• Valkyria Chronicles 4 - 9/10

    Absolutely loved it, I was super hyped for this hoping it would be a great follow up to VC1 after playing it years ago and it delivers in spades, it does an even better job than the first with its cast and the mission design was generally very good, so I honestly would what has been said that it is too much like the first as I do feel it does more than enough to set itself apart, and even if it were it would still be fantastic.

    The last part though was longer than necessary and the final mission pretty unnecessary but even that low does little to diminish how much I love the game.

  • Headhunter (Dreamcast). I've finished it a number of times now and still absolutely love it.

    From Russia with love (PS2). My first time playing it properly and it's not too bad to be honest. Far too easy though.

    Xenoblade 2: Torna. Despite technically being DLC, this is definitely my favourite game of what has overall been quite a disappointing year in videogames.

  • Million Onion Hotel

    Onion Games' second effort might be a match-5 phone game, but it's one with a manic, whack-a-mole gameplay loop; an overwhelming, splashy visual style; and an absurd, melancholic storyline about mutually assured destruction. The writing is really funny, and though it can be beaten in about 20 minutes, unlockable pieces of lore and high-scoring had me turning it back on for another run when I had downtime. I really liked it, and I've bought and have been playing their third game, Black Bird recently which is also great.

  • The Missing of JJ Macfield and the Island of Memories

    8.0/10 - Nintendo Switch

    This is a side scrolling puzzle platformer with elements of horror and thriller. You play as JJ who searches for her friend Emily who goes missing on your camping trip with her. As the story unfolds you aren't sure what is in the past and what is in the present. What is real and what is not. The characters, enemies, and settings in the game are seemingly a reflection of JJ herself but going into too much detail about this would spoil the game. Imagine how the monsters in The Evil Within are a reflection of Ruvik's mind. Or how Silent Hill reflects the anguish within Harry Mason.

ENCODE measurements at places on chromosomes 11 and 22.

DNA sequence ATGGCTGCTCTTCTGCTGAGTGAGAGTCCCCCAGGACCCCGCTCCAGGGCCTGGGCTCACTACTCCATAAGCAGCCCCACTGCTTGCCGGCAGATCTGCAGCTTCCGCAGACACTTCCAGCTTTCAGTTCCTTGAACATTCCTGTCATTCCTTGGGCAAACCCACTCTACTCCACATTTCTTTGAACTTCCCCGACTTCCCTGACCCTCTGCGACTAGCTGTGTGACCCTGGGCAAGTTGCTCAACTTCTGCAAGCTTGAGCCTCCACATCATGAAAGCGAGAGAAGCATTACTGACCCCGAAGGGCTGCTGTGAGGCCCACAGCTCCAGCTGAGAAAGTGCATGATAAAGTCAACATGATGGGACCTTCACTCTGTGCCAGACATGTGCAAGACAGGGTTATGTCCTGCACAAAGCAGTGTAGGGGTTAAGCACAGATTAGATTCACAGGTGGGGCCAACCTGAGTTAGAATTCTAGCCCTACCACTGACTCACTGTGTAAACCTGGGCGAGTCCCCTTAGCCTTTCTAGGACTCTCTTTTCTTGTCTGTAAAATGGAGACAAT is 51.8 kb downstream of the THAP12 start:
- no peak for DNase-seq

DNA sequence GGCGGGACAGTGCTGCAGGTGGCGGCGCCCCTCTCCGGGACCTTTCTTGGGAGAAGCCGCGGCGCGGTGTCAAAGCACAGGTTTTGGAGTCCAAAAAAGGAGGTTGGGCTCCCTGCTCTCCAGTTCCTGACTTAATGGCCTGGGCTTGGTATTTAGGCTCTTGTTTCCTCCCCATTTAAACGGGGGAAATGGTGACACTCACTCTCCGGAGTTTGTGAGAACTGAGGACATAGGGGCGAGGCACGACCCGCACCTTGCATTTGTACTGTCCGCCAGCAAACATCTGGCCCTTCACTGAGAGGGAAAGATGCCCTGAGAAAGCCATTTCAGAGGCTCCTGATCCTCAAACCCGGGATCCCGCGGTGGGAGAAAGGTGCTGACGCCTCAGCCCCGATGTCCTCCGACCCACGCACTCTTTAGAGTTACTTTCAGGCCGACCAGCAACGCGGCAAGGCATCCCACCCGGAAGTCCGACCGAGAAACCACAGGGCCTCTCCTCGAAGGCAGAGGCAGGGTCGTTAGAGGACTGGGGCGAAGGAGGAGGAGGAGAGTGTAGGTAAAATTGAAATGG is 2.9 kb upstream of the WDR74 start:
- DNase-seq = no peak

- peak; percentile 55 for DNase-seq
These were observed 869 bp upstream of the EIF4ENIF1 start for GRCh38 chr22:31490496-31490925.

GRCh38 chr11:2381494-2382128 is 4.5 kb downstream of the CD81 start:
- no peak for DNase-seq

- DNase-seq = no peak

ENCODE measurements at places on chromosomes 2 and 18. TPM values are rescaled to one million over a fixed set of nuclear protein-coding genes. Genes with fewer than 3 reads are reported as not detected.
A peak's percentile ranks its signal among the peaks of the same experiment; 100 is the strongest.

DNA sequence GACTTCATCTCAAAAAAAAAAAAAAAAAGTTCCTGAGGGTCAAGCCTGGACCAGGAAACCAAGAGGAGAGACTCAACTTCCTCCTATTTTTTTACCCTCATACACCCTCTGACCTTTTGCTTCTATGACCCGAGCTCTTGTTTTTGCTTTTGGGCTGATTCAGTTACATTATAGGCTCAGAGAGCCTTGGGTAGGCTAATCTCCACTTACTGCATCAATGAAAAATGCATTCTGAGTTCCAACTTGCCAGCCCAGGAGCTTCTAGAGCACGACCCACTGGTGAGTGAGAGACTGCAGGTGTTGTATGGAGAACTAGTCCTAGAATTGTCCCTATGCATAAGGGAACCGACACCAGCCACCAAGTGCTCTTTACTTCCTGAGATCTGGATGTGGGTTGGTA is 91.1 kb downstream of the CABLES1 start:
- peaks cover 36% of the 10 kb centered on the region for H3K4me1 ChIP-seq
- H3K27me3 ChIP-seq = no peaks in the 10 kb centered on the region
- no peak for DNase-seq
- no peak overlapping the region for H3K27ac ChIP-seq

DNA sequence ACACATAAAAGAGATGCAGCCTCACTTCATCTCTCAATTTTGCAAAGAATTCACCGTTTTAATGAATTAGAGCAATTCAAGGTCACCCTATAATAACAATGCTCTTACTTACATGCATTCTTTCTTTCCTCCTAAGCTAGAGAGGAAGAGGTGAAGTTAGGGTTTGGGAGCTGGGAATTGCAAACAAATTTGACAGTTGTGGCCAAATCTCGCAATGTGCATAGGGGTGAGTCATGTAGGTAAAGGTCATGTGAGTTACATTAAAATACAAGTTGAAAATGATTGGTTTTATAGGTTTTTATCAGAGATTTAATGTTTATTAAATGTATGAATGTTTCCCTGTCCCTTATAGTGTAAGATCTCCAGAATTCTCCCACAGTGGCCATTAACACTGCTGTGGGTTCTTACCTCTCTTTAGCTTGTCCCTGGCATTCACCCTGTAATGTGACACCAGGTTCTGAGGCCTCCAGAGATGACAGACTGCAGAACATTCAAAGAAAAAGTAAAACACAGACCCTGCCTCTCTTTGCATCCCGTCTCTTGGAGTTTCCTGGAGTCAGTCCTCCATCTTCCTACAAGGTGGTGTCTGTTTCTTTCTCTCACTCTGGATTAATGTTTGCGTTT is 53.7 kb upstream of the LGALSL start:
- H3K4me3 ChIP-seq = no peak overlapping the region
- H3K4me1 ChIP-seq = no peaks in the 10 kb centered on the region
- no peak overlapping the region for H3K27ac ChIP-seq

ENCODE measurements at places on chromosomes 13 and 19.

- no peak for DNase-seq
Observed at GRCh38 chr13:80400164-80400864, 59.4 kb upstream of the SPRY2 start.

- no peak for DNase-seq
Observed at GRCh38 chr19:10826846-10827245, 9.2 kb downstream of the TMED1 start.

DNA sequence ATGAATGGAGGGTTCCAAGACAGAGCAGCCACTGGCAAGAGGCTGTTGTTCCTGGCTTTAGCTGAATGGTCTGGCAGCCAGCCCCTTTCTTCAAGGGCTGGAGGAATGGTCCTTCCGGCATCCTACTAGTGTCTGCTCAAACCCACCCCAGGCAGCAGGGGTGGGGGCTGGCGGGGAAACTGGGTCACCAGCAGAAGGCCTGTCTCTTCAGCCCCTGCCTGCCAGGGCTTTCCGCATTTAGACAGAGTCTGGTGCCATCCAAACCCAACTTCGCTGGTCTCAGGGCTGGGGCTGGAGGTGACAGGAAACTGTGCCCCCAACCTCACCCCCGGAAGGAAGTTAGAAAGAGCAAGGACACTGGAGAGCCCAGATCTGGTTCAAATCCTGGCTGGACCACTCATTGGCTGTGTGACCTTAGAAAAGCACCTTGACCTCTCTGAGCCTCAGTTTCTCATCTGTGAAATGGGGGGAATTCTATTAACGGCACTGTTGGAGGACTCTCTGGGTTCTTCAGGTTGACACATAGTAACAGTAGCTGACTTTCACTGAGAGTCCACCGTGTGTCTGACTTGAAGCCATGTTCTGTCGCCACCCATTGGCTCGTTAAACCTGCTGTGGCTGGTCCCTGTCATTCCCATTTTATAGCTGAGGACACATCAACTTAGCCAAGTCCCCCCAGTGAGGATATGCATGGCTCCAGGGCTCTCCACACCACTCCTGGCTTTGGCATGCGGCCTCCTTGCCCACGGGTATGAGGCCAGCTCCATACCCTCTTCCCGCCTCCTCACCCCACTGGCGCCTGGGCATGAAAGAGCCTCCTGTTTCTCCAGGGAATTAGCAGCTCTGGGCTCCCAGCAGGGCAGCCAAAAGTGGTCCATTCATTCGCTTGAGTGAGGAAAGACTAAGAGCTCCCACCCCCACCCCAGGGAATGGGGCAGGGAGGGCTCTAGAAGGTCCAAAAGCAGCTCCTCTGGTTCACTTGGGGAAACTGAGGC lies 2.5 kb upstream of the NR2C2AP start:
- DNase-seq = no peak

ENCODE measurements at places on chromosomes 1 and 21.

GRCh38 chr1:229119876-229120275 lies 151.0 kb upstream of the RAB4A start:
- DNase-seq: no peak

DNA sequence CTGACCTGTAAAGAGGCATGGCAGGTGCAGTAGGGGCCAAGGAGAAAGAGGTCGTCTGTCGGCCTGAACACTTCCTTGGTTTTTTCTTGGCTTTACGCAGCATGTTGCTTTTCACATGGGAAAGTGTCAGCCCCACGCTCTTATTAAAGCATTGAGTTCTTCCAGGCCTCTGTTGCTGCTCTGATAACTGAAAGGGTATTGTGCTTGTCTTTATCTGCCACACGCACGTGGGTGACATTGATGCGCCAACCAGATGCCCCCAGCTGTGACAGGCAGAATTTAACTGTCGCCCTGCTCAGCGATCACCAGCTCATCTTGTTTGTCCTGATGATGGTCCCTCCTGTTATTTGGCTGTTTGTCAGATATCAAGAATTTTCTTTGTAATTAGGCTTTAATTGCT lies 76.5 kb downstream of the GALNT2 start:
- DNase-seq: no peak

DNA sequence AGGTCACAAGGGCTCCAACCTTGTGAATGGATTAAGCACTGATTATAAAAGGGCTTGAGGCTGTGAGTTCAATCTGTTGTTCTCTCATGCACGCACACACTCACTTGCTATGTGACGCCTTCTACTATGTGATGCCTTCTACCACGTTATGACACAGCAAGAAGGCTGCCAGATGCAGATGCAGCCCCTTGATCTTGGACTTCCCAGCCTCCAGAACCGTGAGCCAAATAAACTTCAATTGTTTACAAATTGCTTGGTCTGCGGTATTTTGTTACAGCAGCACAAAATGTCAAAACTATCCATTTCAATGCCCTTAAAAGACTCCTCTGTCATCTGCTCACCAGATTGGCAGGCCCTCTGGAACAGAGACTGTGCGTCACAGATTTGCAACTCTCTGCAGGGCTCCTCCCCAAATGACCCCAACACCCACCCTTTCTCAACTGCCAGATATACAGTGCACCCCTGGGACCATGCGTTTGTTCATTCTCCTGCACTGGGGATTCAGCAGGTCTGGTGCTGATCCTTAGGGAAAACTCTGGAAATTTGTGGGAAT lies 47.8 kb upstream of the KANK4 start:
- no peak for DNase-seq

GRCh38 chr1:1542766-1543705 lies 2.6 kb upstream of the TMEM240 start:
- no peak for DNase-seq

The game has something realistic and empowering to say about people's internal struggles and it uses the media of video games to do that very effectively. You spend more time playing the game rather than the game telling you, but the message still comes across without explicit cutscenes. It gets more and more exciting, sad, and goes into empowering territory near the end.

    The gameplay is pretty unique. You need to mutilate yourself on spikes, set yourself on fire in various ways, and jump from heights. When you are dismembered, JJ plays differently than when she is able. You can go as far as only being a brain stem which is quite risky because you die after taking a hit in this state, but you also can maneuver much faster and nimbler. It sounds crazy but this dismemberment gameplay design, again, directly reflects the state of JJ's mind. You are always damaging your body then regenerating yourself to progress through puzzles. Its a great mix between a bizarre creative scenario and medium difficulty puzzles.

    My only complaints is that there are a few action platforming sequences which are not easy to do when the frame rate chops to almost nothing on Nintendo Switch. There aren't clear indicators what what to do in these sort of scripted moments and there aren't checkpoints so you might repeat the same thing 5-10 times which is quite annoying. I also had a near game breaking glitch where returning to a room crashes the game. I had to switch to Chapter Select to progress the game forward. That screwed up the stat tracking as well.